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Molecular and Human Genetics

Houston, Texas

Department of Molecular and Human Genetics
Department of Molecular and Human Genetics
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Ankita Patel, Ph.D.

Ankita Patel, Ph.D.

Associate Professor of Molecular and Human Genetics

Other Positions

Director, Cytogenetics and Microarray Laboratories, BCM Medical Genetics Laboratories

Education

B.S., Old Dominion University, 1989
Ph.D., Eastern Virginia Medical School, 1996
Fellow, Clinical Cytogenetics, John Hopkins Hospital, 2002

Research Interests

My research interest primarily is in developing new diagnostic technologies for the clinical cytogenetics laboratory and cancer genetics. The Kleberg Cytogenetics Laboratory has been in the forefront of developing the most extensive FISH testing menu for microdeletion syndromes in the country and recently with collaboration from many members of the department we have launched a DNA based microarray technology that can diagnose majority of the known microdeletion syndromes in one assay. Currently we are involved in validation of the microarray analysis for prenatal diagnosis for chromosome abnormalities and the microdeletion syndromes.

With respect to cancer genetics, the laboratory is focused in offering extensive FISH testing for leukemia and also developing a microarray chip for diagnostic testing of chronic lymphocytic leukemia (CLL).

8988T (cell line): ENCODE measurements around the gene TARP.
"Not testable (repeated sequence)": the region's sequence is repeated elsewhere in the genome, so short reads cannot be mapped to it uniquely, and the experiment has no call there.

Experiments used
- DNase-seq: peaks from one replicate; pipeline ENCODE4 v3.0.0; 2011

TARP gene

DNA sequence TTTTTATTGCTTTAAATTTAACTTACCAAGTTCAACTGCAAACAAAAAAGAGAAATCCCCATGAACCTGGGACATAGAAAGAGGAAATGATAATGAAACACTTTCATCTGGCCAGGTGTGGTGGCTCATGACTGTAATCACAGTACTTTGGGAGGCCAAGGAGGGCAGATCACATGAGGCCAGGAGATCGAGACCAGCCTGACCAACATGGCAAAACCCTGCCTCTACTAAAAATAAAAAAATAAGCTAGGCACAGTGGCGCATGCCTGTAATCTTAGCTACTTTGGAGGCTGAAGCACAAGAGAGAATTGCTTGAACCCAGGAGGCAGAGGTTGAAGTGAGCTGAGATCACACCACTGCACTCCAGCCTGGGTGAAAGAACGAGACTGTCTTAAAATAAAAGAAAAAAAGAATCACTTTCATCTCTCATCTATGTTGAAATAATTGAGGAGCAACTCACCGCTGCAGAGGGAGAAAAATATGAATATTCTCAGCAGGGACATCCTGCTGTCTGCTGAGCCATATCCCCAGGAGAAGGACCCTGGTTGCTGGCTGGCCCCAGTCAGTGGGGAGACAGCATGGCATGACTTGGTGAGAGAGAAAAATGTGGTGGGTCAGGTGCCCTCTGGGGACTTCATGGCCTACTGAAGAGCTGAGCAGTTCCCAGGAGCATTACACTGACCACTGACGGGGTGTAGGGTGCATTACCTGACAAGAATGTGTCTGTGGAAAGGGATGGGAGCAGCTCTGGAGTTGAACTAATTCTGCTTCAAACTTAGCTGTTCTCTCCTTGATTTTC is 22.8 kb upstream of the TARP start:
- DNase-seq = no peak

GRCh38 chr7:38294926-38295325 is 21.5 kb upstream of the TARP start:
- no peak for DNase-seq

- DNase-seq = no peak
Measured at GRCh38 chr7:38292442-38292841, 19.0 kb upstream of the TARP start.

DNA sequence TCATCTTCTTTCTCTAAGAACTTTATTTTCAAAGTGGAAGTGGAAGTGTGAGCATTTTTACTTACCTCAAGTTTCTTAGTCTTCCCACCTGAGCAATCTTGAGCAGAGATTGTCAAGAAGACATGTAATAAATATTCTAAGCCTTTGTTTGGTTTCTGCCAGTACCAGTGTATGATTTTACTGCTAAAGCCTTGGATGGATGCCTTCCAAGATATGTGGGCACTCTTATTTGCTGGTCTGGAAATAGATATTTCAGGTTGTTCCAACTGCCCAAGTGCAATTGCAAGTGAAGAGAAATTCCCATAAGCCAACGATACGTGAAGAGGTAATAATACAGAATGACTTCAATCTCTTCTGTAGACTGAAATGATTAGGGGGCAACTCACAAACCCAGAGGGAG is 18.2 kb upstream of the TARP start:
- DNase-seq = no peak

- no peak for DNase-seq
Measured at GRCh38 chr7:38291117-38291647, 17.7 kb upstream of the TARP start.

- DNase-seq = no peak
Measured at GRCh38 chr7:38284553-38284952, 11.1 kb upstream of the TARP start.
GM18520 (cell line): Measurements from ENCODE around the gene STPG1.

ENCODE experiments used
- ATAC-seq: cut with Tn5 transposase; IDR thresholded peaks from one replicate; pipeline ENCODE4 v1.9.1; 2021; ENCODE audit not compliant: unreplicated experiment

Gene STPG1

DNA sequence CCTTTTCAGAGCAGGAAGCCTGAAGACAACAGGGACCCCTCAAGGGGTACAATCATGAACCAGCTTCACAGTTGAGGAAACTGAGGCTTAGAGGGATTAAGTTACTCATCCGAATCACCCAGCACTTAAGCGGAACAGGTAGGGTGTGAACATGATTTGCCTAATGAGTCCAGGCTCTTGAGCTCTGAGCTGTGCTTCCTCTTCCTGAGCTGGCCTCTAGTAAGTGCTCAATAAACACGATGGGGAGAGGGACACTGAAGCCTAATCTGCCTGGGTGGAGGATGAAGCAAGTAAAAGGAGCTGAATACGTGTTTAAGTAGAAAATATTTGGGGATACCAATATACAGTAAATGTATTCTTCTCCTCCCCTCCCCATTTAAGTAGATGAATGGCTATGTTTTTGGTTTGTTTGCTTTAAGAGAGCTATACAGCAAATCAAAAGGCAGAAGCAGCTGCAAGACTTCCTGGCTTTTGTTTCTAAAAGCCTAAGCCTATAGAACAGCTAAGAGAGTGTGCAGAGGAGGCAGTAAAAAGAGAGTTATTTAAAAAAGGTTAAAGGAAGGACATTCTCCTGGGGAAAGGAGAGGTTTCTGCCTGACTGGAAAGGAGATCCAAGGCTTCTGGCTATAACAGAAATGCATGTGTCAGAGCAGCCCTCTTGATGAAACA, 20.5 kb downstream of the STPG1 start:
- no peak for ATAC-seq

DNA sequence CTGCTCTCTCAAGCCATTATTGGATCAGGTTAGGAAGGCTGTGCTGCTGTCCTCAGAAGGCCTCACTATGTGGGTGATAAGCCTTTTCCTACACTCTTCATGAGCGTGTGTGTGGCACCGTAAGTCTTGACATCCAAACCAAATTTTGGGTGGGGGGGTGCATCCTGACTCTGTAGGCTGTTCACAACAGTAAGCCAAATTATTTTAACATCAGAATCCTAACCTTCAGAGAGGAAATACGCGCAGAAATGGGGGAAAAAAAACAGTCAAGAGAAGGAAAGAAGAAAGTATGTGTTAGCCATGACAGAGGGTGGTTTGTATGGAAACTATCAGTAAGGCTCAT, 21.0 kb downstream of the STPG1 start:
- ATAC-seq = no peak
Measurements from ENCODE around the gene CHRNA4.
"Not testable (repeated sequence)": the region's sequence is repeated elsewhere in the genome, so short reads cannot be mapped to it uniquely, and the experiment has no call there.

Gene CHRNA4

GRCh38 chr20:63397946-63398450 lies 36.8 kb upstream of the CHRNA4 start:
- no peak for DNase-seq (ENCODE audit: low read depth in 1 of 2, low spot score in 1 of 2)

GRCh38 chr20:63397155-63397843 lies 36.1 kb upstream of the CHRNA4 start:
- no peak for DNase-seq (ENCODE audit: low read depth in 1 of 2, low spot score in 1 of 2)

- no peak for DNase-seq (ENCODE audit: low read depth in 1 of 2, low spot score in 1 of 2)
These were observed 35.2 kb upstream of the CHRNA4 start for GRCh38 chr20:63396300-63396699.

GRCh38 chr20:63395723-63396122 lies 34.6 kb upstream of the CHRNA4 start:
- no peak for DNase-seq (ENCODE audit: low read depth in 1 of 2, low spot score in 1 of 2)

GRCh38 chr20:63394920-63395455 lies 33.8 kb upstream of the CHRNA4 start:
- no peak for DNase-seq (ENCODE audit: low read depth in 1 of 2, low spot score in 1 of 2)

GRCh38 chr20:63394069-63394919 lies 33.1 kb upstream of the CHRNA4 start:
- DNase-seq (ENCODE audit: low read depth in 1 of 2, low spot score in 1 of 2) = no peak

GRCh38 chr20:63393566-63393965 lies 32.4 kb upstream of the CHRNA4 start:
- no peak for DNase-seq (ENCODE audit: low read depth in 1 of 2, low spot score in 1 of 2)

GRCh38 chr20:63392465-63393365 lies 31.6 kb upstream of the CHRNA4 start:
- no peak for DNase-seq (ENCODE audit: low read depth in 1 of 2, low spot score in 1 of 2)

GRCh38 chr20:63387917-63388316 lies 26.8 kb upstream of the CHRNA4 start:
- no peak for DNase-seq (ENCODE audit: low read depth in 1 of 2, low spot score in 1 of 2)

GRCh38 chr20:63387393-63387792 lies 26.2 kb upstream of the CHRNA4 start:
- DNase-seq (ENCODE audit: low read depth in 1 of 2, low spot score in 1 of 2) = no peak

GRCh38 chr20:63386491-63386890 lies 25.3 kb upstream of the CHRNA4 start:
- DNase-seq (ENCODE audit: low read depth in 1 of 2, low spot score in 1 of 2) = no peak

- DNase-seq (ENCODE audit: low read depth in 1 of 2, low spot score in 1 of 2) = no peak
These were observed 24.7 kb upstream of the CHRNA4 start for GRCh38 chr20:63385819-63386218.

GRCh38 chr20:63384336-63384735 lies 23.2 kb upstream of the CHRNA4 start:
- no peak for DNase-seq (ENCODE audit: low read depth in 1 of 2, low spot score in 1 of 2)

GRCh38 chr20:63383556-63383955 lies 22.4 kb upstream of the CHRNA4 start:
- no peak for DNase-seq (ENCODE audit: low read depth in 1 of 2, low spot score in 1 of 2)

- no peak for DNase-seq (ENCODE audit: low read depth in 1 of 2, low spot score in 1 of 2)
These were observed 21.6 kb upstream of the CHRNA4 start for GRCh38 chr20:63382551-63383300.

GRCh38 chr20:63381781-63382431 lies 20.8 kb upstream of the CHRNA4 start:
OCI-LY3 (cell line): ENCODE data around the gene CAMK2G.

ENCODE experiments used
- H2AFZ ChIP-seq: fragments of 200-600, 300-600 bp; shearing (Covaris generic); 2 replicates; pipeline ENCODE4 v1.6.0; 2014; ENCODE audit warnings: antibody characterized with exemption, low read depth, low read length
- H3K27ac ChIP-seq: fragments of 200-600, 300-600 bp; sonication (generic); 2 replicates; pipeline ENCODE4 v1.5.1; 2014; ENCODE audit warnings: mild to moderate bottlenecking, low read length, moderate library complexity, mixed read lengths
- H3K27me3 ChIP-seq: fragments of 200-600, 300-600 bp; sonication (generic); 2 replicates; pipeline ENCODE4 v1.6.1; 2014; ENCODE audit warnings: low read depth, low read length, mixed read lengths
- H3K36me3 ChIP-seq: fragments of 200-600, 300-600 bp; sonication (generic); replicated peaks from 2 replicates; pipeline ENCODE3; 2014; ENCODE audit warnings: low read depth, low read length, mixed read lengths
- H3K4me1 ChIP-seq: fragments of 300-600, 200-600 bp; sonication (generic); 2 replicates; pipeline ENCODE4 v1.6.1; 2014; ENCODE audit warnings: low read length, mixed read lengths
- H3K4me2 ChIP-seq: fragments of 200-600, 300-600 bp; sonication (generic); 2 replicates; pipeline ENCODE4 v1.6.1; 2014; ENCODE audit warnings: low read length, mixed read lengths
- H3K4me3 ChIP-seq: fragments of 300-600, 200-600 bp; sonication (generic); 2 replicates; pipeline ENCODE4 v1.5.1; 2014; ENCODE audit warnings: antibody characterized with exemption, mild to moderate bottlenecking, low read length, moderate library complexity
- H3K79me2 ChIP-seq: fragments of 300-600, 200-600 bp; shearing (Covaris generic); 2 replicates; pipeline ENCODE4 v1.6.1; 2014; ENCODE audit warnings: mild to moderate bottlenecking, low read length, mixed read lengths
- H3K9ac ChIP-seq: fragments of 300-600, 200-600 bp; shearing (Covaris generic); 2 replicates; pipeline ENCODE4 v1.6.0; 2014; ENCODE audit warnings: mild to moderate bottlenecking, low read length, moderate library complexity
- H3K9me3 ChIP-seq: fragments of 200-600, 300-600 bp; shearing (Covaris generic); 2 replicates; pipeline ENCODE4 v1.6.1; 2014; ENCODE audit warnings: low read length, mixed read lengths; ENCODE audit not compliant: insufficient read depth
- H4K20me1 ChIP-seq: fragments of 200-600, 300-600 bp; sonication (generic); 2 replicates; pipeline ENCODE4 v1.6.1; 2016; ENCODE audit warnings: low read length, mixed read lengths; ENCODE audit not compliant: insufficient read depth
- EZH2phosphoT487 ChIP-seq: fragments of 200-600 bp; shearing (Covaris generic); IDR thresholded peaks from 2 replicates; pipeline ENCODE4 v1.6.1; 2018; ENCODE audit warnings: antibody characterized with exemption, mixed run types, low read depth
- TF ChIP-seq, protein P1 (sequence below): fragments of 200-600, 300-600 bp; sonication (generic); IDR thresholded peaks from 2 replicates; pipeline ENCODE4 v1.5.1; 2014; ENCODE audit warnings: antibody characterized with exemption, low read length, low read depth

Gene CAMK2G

B-cell chronic lymphocytic leukemia (CLL) is the most common leukemia in the Western hemisphere; it accounts for about 25 percent of all leukemias in the United States. The clinical course of CLL is heterogeneous and difficult to predict. Cytogenetic studies using fluorescence in situ hybridization (FISH) have demonstrated that most cases of CLL contain non-random cytogenetic abnormalities with genomic imbalances such as deletions and gains are more frequently seen than translocations. Trisomy 12 is the most common clonal abnormality seen in CLL and has been correlated to advanced stage disease and shorter survival time. Deletion of 13q14 is the next common cytogenetic abnormality seen in CLL and is correlated to favorable prognosis. Deletions of 11q are the most common aberration associated with disease progression and reduced survival. Deletion and mutations of p53 tumor suppressor gene at chromosome 17p13 has a strong implication for the clinical course of the disease. Some other chromosome aberration identified in CLL include deletion of 6q, partial or total trisomy of 3, and translocation and deletion of 14q32. Although FISH has increased the sensitivity of detecting the above mentioned chromosome abnormalities it becomes time consuming and labor intensive to screen all possible CLL implicated chromosome regions simultaneously. Therefore, a high throughput genomic analysis tool is required for a fast and a sensitive diagnostic analysis of CLL. We are currently developing a CLL targeted microarray chip to that will not only allows rapid and sensitive identification of genomic imbalances in CLL but also allow narrowing of the critical regions and identification of pathologically relevant genes. The ability to include all loci implicated in CLL could lead to a better molecular stratification of this disease.